Yoga is usually about one hour of your muscles bearing and holding your weight. This is a great way to increase your overall muscle endurance. Holding poses and repeating them several times during a class conditions them to carry your weight for longer periods of time before exhaustion sets in.
Climbers use many muscles when they climb, and it’s the forearm that usually gets exhausted first. Forearm endurance is especially important for climbing and is best achieved through climbing, not yoga. However, by no means does that mean that the rest of your muscles don’t need any endurance. What good is forearm endurance if you don’t have endurance in your other muscles to help you keep pushing. Climbing is very demanding on your body and you want to push that limit of exhaustion farther and farther away. It’s inevitable that your forearms will be the first to fail you, but you shouldn’t have to deal with the exhaustion of your other muscles as well.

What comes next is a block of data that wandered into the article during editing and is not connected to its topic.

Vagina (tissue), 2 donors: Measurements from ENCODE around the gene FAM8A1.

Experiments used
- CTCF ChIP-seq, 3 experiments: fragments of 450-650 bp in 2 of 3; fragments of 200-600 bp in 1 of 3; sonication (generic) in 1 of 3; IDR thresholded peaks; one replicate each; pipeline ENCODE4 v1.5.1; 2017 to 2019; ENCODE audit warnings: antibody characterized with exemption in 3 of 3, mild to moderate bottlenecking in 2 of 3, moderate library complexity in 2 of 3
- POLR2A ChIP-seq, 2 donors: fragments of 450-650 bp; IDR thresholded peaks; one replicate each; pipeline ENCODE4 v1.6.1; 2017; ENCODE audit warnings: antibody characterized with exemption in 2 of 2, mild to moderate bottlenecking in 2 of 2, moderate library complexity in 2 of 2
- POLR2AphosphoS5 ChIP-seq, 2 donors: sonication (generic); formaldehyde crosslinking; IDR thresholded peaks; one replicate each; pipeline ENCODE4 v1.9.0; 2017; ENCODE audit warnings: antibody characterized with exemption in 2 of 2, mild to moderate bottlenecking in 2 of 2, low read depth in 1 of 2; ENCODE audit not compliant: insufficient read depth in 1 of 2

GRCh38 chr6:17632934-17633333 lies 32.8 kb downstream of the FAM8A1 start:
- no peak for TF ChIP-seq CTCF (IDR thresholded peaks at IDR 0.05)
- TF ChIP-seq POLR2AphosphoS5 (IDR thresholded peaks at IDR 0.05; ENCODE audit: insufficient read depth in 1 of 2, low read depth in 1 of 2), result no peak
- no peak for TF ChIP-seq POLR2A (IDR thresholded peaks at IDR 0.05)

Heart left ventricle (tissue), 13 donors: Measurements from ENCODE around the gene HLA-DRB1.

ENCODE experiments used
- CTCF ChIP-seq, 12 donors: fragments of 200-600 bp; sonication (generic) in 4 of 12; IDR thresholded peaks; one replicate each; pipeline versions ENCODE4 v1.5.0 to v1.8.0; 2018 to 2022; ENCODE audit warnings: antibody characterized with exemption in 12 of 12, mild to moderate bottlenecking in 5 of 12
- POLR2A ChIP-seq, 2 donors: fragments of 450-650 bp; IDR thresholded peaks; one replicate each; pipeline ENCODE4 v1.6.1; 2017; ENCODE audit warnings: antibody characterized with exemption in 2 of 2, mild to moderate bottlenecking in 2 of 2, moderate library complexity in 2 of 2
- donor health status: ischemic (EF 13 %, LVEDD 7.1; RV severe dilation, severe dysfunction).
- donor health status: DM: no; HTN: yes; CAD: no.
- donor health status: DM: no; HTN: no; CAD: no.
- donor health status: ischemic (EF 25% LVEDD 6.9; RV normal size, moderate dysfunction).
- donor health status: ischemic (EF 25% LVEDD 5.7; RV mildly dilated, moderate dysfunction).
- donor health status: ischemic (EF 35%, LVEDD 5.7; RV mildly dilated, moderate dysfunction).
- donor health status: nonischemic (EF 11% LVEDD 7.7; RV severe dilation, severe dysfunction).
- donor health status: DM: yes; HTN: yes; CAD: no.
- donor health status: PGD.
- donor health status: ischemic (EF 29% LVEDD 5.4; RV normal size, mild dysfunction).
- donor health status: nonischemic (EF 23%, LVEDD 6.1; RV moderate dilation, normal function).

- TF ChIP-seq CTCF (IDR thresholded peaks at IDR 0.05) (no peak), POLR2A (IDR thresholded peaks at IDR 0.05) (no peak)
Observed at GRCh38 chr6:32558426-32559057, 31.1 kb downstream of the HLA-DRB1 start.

Breathing is the core of yoga. It takes a bit to get used to, but eventually you learn how much your breathing affects your performance. During static and passive poses it allows you push through resistance barriers and move deeper into the pose. Whereas during active and dynamic poses or movements it gives you the strength and energy you need to carry on. It is a great tool that both calms your mind and gives you strength.